Thursday, September 9, 2010

An Embarrassment of Riches

Being a Catholic in the NICU means possession of an embarrassment of riches. We have the sacraments. We have a church family that prays for us. We have an understanding of the concept of redemptive suffering.

When I found out that my newborn needed emergency abdominal surgery, I immediately asked to have her baptized. If my baby girl had to undergo all of that suffering, I wanted it all to mean something. I wanted her incorporated into the mystical body of Christ. I wanted her hurt to save souls.

A birth defect is different from the ordinary effects of sin. My baby girl didn't get hit by a bullet or poisoned by an environmental toxin. The Creator of the World, the One who lovingly knit together my baby's body in the womb decided in His infinite wisdom to drop a purl stitch in the formation of my baby girl's intestine.

Somehow, in my Faith, I'm okay with that. I sort of picture God saying to himself, "What if I put a web in Baby Teresa's intestine and then allow all of these people the glory of co-fixing my creation? It would be a sign of Faith, of prayer, and a great glory to my name to show the sacredness of human life."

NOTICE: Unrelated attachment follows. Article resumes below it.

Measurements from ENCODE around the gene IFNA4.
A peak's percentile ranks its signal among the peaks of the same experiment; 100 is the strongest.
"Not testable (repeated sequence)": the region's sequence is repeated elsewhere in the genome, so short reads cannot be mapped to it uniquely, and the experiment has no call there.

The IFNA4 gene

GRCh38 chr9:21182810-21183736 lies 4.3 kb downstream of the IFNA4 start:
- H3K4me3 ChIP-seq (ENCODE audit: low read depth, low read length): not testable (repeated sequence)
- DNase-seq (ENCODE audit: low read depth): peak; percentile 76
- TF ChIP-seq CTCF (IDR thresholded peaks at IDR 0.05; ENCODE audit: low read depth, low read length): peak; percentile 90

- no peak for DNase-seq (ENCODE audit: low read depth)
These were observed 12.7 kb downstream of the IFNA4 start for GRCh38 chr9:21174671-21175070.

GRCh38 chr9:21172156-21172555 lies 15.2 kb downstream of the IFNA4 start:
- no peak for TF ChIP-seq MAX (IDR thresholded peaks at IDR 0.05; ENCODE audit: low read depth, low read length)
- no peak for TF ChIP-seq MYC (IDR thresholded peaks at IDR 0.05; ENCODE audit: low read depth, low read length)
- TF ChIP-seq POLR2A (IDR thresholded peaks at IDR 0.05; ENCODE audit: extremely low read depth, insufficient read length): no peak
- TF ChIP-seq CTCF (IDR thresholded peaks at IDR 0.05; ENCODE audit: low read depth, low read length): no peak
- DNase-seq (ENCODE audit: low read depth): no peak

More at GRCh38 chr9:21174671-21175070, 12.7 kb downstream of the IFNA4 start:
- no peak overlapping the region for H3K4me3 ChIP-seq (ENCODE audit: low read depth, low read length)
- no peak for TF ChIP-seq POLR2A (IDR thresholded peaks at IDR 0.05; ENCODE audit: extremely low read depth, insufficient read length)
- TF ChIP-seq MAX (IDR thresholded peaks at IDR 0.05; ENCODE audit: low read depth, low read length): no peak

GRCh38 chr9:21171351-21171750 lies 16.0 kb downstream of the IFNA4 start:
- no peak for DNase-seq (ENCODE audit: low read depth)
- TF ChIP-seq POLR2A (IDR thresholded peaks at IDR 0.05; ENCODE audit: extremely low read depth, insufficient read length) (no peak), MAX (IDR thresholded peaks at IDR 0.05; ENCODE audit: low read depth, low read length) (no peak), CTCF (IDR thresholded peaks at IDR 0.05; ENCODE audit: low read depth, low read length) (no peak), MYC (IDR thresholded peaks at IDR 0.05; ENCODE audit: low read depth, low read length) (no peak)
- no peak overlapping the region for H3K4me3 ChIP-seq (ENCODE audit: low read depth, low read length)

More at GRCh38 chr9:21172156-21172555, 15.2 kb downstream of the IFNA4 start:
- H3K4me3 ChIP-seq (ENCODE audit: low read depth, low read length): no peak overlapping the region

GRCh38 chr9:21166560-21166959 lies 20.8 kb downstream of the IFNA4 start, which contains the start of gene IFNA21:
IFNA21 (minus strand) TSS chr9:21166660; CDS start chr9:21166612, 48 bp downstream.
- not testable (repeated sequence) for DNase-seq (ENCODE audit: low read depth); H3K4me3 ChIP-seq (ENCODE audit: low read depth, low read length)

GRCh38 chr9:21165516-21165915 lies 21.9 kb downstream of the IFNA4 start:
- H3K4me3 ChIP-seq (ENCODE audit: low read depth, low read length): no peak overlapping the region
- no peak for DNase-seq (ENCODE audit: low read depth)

Having a sick baby is every parents worst nightmare. Yet, when you're in the middle of it, it's not so bad. Mortal sin is bad. The Devil is bad. Sickness is just sickness. Suffering waiting to meet the healing power of Jesus.

At her conception, my baby girl got assigned the Cross of a broken intestine. In her little body, she makes up for the lack in the suffering of Christ. I can picture Tess raising her hand in excitement equal to that of Francis Xavier and telling God: "You mean for a few weeks of pain, I get to transform the hearts of my parents, my siblings, my grandparents, my father's co-workers, the cynical Catholics in my church, and save many souls from Hell? Game on!"

My cross is to watch my little girl suffer. It's Mary's cross. I've got to watch my seven pound girl lug her huge cross through Children's Hospital.

I've decided that when people say "I can't stand to see innocent suffering in the world" what they are really saying is "I don't want to follow in Mother Mary's footsteps." It hurts to watch our children suffer. It's a painful breaking of the heart. But Mary would tell us, "what else are you going to do?" God hands you the strength to stay still as a witness, to give love with your eyes, and to pray deeply with a bleeding heart.